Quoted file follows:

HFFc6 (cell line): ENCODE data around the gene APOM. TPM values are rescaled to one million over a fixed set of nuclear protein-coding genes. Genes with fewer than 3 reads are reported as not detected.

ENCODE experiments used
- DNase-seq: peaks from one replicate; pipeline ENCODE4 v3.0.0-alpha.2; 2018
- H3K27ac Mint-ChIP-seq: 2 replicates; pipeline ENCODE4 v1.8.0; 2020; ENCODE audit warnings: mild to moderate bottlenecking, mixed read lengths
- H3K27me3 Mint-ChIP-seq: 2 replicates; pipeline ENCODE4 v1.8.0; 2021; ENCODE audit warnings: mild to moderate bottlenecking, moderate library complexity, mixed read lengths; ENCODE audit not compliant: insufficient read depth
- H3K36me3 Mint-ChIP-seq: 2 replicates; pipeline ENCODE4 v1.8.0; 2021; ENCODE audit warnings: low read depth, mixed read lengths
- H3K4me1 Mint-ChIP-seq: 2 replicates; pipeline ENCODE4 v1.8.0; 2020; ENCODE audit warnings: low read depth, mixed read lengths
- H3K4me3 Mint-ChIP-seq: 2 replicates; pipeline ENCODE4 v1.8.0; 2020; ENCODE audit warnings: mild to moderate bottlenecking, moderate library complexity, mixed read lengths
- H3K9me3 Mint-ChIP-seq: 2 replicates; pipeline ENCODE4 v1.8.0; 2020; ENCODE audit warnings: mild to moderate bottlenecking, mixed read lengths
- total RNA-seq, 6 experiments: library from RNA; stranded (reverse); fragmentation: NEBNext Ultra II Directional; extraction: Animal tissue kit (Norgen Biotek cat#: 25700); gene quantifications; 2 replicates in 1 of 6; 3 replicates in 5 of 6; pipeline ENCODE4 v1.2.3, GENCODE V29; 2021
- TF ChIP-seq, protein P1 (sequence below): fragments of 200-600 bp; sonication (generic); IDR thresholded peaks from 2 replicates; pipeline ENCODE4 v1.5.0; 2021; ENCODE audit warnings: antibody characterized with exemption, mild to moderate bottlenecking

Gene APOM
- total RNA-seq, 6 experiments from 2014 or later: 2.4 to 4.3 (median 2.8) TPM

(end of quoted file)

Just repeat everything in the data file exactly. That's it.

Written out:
HFFc6 (cell line): ENCODE data around the gene APOM. TPM values are rescaled to one million over a fixed set of nuclear protein-coding genes. Genes with fewer than 3 reads are reported as not detected.

ENCODE experiments used
- DNase-seq: peaks from one replicate; pipeline ENCODE4 v3.0.0-alpha.2; 2018
- H3K27ac Mint-ChIP-seq: 2 replicates; pipeline ENCODE4 v1.8.0; 2020; ENCODE audit warnings: mild to moderate bottlenecking, mixed read lengths
- H3K27me3 Mint-ChIP-seq: 2 replicates; pipeline ENCODE4 v1.8.0; 2021; ENCODE audit warnings: mild to moderate bottlenecking, moderate library complexity, mixed read lengths; ENCODE audit not compliant: insufficient read depth
- H3K36me3 Mint-ChIP-seq: 2 replicates; pipeline ENCODE4 v1.8.0; 2021; ENCODE audit warnings: low read depth, mixed read lengths
- H3K4me1 Mint-ChIP-seq: 2 replicates; pipeline ENCODE4 v1.8.0; 2020; ENCODE audit warnings: low read depth, mixed read lengths
- H3K4me3 Mint-ChIP-seq: 2 replicates; pipeline ENCODE4 v1.8.0; 2020; ENCODE audit warnings: mild to moderate bottlenecking, moderate library complexity, mixed read lengths
- H3K9me3 Mint-ChIP-seq: 2 replicates; pipeline ENCODE4 v1.8.0; 2020; ENCODE audit warnings: mild to moderate bottlenecking, mixed read lengths
- total RNA-seq, 6 experiments: library from RNA; stranded (reverse); fragmentation: NEBNext Ultra II Directional; extraction: Animal tissue kit (Norgen Biotek cat#: 25700); gene quantifications; 2 replicates in 1 of 6; 3 replicates in 5 of 6; pipeline ENCODE4 v1.2.3, GENCODE V29; 2021
- TF ChIP-seq, protein P1 (sequence below): fragments of 200-600 bp; sonication (generic); IDR thresholded peaks from 2 replicates; pipeline ENCODE4 v1.5.0; 2021; ENCODE audit warnings: antibody characterized with exemption, mild to moderate bottlenecking

Gene APOM
- total RNA-seq, 6 experiments from 2014 or later: 2.4 to 4.3 (median 2.8) TPM